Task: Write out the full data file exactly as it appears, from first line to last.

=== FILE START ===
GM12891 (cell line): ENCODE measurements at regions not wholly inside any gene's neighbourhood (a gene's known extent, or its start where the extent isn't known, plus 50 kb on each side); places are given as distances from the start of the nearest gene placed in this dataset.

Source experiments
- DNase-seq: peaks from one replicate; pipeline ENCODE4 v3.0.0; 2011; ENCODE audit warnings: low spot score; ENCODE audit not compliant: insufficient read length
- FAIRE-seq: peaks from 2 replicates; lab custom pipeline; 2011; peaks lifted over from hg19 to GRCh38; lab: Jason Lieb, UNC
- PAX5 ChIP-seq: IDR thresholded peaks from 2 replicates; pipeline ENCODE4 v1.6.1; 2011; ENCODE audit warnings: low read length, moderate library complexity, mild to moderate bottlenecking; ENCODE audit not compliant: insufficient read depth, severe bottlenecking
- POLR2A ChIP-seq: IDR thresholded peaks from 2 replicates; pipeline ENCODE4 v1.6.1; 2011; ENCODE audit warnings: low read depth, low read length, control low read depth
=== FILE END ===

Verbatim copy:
GM12891 (cell line): ENCODE measurements at regions not wholly inside any gene's neighbourhood (a gene's known extent, or its start where the extent isn't known, plus 50 kb on each side); places are given as distances from the start of the nearest gene placed in this dataset.

Source experiments
- DNase-seq: peaks from one replicate; pipeline ENCODE4 v3.0.0; 2011; ENCODE audit warnings: low spot score; ENCODE audit not compliant: insufficient read length
- FAIRE-seq: peaks from 2 replicates; lab custom pipeline; 2011; peaks lifted over from hg19 to GRCh38; lab: Jason Lieb, UNC
- PAX5 ChIP-seq: IDR thresholded peaks from 2 replicates; pipeline ENCODE4 v1.6.1; 2011; ENCODE audit warnings: low read length, moderate library complexity, mild to moderate bottlenecking; ENCODE audit not compliant: insufficient read depth, severe bottlenecking
- POLR2A ChIP-seq: IDR thresholded peaks from 2 replicates; pipeline ENCODE4 v1.6.1; 2011; ENCODE audit warnings: low read depth, low read length, control low read depth